The place also suffers from all the typical vices of a brand new museum.  In one of the more prominent displays, none of the items are labeled.  Instead, there are touchscreen computer consoles in front of the display case.  To discover the significance of any of the items, one must look at a pictorial on-screen layout of the display case and browse through layers of menus to discover a few lines of text.  You get the same info you would have gotten from little placards, only the annoyance factor is increased by orders of magnitude because it takes much longer to obtain the information, and while you are doing it you have to look away from the exhibit itself.  What?  You think I'll be bored unless I get to play with a touch-screen computer?  Or that your museum is cheap and unsophisticated unless you use unnecessary computer displays?  If the interactive computer doohickey is the big deal, put it on your website and I'll just access it there without having to bother to make the trip to the museum. 

The Museum of Natural History wreckovated their Insect Zoo years ago on this model.  The way I remember it, the Insect Zoo used to be just that - it featured a great variety of very interesting insects and other arthropods.  There were bombardier beetles and whiptail scorpions and tarantulas and more with informative signs explaining about their peculiarities.  There was an area where the curator would give demonstrations and show you interesting specimens up close and explain about them.  There was even a working beehive with a tube running through the outside wall so the bees could come and go.  The presentation was kind of plain but what was being presented was really fascinating.  It was old and probably in need of some renovation by the time they renovated it, but I was disappointed by the result.  Some company put up the money to renovate it, so what did they do with all this money?  That's right, when the new Insect Zoo opened they had lots of touch-screen computers, models, and simulations.  It looked really slick.  Oh, and there were some insects, too.  Almost forgot.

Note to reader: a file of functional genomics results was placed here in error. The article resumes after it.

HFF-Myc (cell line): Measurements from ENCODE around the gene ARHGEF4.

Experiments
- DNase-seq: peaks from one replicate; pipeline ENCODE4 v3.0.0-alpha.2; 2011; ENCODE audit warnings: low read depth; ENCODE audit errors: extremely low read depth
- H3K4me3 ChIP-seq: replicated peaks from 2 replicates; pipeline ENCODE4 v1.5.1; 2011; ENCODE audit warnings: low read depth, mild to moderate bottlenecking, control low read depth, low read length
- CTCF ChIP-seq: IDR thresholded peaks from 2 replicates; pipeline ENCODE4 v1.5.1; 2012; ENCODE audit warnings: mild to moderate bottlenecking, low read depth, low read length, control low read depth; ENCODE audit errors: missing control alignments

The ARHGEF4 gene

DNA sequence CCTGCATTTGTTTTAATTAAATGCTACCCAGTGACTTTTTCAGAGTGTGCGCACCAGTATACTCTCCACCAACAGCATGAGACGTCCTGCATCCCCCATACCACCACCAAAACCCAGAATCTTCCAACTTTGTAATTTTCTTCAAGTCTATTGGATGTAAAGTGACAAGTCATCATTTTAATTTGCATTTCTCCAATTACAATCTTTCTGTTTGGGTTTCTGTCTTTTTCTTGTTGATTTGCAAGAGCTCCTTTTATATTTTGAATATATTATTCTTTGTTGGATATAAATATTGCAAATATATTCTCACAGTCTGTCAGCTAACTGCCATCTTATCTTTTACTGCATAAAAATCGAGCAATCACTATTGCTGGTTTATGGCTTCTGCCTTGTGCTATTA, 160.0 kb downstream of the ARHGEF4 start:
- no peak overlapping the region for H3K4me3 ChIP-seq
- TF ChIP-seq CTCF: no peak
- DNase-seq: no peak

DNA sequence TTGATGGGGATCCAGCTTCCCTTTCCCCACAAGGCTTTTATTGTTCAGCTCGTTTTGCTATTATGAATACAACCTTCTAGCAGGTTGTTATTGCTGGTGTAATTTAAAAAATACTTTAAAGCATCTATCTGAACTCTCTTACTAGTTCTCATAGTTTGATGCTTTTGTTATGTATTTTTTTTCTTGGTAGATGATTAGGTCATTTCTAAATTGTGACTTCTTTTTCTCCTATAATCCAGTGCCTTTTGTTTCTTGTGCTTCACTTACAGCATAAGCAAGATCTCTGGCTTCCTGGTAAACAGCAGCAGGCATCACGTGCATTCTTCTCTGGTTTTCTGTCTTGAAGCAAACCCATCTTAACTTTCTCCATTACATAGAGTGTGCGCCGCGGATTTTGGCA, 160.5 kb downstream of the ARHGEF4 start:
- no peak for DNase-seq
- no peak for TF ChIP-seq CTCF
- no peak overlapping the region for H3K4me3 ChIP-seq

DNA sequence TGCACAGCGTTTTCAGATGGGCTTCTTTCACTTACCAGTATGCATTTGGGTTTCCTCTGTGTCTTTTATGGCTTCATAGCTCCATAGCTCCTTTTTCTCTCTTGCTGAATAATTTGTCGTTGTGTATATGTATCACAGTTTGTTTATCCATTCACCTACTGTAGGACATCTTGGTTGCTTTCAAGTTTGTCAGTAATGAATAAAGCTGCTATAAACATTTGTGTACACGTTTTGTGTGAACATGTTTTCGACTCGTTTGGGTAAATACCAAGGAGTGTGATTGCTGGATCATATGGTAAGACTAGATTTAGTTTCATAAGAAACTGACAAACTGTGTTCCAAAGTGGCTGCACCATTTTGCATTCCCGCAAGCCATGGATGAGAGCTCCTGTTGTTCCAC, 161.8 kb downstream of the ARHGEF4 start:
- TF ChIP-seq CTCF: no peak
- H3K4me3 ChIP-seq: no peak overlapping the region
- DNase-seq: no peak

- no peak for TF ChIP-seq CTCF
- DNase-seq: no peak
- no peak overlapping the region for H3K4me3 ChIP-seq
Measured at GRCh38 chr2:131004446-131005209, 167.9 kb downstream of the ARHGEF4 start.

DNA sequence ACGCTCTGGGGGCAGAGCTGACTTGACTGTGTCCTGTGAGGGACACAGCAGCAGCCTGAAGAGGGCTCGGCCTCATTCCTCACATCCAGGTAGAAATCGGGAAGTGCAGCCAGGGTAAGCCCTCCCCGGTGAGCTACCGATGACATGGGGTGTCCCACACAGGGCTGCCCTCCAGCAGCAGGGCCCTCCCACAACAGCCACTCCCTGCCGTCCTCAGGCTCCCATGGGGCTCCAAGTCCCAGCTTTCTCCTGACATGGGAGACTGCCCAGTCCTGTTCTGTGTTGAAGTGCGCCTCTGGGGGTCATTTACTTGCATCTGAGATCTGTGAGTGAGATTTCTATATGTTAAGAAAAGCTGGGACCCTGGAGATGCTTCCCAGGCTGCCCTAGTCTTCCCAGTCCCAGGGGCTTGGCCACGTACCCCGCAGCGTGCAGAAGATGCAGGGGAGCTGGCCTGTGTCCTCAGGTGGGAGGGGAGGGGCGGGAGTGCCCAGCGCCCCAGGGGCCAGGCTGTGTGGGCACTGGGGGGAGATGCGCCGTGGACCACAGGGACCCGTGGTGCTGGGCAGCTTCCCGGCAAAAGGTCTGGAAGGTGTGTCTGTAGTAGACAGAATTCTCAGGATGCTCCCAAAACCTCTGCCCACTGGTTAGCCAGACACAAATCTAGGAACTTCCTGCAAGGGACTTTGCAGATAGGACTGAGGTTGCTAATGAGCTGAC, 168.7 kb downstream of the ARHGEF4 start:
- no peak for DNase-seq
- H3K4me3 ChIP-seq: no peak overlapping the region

Anyway, my advice for the Native American museum would be that if you go in expecting more of a cultural center you will probably enjoy it more.  And Rome wasn't built in a day; perhaps with time it will develop into a really excellent museum.

After my visit there, I went to the National Gallery of Art, where I was planning to attend a lecture and slideshow on French painter Paul Cezanne.  Not because I was a big fan of his, but more in the interest of learning about something new - I just picked out something that looked interesting from the schedule on www.si.edu.  Here's what I learned about him (Cezanne fans especially may feel free to comment if I have left anything out or transmitted it inaccurately).

Cezanne, who lived from about the 1840s to the early 1900s, is a "painter's painter" - not meaning that he was a painter who was outstanding even among great painters, but rather that he was a painter whose work is appreciated most by other painters rather than by the general public.  In Cezanne's paintings, the subject of the painting is not anywhere near as important as how the painting is done.  You might say that his paintings are as much or more about painting than about anything else.  A critic once said of him that Cezanne would not paint an apple - he'd paint the apple's relationship to the other apples in the painting, its space, its color, etc.  He was one of the first to deliberately distort and even abandon conventional perspective to create an effect.  His style is said to walk the line between objective depiction and abstraction.  He was a very important influence on Picasso and is widely considered to be "the father of modern painting." 

Cezanne's early work was heavily influenced by the Impressionists, but it would not be entirely accurate to characterize him as an Impressionist.  They had in common that they were looking for a new direction to take painting besides straight representation because the camera had been invented, with the result that people felt that if you wanted an exact picture of something, you took a photograph of it.  The Impressionists, I understand, wanted to capture fleeting, ephemeral moments.  Cezanne, on the other hand, wanted to take Impressionism and transform it into something that depicted the solid, the enduring, the timeless.  He wanted to banish the anecdotal and the particular from his painting and search for the universal.  His landscapes never had people in them partly for this reason  (he was also not much of a people person - a loner and recluse who preferred isolation; I wonder whether this too had anything to do with it).  Even when he painted people, there is an odd quality to it, as though they were just part of the setting, like boulders or trees.